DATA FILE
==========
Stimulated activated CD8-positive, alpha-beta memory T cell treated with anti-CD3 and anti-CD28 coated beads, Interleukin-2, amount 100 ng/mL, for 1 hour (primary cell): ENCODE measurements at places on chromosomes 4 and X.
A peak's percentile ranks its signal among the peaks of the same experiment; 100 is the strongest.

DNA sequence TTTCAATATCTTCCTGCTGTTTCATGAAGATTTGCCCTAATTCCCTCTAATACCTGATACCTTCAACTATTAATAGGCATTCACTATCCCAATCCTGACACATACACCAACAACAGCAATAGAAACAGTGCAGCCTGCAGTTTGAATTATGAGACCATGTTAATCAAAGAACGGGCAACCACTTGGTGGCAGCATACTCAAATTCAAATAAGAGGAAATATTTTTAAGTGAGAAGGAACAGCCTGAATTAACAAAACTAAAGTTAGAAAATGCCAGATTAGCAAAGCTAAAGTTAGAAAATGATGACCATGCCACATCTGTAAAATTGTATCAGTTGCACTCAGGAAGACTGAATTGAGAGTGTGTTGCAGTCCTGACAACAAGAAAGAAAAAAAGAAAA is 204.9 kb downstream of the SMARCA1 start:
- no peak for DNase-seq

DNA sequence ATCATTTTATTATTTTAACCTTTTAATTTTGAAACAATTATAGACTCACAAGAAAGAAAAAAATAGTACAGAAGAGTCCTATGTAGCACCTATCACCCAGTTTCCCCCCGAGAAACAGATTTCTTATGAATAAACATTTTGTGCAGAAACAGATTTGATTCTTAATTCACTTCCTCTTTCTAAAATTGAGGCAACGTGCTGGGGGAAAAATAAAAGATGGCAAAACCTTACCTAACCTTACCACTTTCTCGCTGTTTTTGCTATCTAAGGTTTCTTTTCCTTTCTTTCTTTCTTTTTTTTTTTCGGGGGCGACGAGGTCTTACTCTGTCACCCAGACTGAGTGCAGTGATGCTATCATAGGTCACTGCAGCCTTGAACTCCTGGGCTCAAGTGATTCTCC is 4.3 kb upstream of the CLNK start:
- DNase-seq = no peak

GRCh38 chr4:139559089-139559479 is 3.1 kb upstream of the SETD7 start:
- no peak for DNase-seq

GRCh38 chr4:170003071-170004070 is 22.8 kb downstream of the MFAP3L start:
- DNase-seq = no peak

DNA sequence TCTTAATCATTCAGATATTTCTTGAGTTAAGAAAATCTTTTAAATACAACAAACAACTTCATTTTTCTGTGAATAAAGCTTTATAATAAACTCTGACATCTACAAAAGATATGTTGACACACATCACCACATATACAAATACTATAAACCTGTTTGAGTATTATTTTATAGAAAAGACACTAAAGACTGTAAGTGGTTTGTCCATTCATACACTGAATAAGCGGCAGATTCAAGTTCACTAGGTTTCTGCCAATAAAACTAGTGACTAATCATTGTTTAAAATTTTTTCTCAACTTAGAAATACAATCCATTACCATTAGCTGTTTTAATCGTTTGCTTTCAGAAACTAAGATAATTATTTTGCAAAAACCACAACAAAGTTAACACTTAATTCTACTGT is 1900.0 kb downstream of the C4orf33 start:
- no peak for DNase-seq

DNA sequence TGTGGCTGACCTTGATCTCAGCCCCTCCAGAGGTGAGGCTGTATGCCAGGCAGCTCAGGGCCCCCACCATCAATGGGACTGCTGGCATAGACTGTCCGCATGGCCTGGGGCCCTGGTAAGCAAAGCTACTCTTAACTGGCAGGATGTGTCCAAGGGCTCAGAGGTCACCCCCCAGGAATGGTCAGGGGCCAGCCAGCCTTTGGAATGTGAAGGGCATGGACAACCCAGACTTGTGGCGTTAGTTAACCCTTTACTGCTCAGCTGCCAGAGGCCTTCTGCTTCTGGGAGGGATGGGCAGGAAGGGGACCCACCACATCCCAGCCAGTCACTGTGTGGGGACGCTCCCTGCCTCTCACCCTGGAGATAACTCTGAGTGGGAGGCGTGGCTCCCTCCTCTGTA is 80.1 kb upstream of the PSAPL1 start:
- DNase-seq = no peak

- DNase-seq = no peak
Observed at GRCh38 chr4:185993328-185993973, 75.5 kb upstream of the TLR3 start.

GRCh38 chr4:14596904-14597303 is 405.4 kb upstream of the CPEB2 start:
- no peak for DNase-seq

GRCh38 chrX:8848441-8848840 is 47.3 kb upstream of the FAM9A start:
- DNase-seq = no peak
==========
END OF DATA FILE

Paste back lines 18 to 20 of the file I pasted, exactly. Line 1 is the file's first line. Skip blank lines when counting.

- no peak for DNase-seq

GRCh38 chrX:8848441-8848840 is 47.3 kb upstream of the FAM9A start:
- DNase-seq = no peak